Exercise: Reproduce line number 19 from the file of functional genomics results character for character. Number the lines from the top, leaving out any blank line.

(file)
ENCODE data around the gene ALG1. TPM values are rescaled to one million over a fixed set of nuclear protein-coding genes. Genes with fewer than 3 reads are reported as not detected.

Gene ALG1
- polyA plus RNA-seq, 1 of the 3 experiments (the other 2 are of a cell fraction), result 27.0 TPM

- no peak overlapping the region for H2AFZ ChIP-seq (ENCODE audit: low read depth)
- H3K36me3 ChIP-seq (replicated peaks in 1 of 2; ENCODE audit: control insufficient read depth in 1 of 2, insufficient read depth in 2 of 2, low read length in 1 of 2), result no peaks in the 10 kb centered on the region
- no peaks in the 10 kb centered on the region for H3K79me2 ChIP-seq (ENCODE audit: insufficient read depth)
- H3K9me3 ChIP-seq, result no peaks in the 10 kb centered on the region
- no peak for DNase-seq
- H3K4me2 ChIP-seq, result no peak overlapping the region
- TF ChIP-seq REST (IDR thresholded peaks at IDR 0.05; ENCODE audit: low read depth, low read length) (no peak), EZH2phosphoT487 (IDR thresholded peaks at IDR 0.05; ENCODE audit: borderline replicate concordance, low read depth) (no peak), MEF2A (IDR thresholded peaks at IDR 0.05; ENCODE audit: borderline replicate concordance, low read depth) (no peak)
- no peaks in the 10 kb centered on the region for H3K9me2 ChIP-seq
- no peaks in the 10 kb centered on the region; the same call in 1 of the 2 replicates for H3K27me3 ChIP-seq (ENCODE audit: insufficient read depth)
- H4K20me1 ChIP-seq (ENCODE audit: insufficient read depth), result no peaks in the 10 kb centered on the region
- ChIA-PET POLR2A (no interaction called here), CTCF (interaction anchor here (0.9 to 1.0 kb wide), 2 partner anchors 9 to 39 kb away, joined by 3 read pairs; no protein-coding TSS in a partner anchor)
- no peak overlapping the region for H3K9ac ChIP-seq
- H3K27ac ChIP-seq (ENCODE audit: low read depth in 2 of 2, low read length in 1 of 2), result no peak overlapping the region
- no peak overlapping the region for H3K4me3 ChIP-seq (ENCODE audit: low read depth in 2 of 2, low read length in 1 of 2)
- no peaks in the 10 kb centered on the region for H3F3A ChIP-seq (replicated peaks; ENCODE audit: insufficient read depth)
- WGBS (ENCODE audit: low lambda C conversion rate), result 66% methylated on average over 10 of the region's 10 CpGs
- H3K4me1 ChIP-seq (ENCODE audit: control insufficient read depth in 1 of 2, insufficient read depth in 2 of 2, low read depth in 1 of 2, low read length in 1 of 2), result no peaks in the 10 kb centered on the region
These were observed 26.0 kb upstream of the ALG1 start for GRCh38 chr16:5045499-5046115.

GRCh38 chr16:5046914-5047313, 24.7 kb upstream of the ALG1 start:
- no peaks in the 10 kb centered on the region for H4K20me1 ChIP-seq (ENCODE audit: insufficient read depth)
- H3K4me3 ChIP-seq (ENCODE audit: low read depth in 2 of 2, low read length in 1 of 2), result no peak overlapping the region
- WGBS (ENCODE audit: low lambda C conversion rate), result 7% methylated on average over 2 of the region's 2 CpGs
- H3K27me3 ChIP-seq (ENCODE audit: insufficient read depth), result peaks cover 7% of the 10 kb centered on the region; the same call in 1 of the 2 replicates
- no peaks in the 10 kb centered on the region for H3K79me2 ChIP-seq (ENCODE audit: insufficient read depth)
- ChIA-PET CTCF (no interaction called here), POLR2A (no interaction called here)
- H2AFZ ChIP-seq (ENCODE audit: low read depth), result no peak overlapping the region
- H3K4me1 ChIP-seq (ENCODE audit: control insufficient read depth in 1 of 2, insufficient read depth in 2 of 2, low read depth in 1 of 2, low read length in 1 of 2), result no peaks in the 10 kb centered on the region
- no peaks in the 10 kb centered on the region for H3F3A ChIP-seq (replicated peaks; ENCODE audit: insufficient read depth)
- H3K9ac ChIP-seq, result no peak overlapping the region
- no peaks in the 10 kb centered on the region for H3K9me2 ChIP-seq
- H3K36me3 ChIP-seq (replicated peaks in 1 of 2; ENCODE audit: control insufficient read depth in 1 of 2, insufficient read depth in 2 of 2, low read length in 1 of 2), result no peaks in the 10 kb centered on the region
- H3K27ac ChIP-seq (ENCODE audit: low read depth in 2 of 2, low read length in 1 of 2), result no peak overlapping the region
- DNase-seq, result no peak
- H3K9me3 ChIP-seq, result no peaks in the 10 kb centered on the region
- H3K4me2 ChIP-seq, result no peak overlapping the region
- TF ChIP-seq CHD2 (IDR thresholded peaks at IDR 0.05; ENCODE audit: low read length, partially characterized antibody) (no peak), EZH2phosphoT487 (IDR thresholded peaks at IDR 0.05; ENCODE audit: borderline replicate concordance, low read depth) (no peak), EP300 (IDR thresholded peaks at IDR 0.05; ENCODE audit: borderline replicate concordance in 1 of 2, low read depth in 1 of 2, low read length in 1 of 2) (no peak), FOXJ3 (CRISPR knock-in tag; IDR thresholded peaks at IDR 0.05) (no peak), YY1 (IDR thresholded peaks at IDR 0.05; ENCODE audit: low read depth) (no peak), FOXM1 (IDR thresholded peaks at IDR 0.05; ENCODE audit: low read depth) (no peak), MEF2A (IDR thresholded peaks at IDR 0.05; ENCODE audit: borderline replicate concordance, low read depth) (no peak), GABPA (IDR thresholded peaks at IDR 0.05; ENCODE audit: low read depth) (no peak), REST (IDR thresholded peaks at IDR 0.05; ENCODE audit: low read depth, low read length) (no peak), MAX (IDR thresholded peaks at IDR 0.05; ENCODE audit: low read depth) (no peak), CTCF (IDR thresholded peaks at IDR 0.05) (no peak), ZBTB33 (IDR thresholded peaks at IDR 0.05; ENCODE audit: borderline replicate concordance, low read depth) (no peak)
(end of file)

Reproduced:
- WGBS (ENCODE audit: low lambda C conversion rate), result 66% methylated on average over 10 of the region's 10 CpGs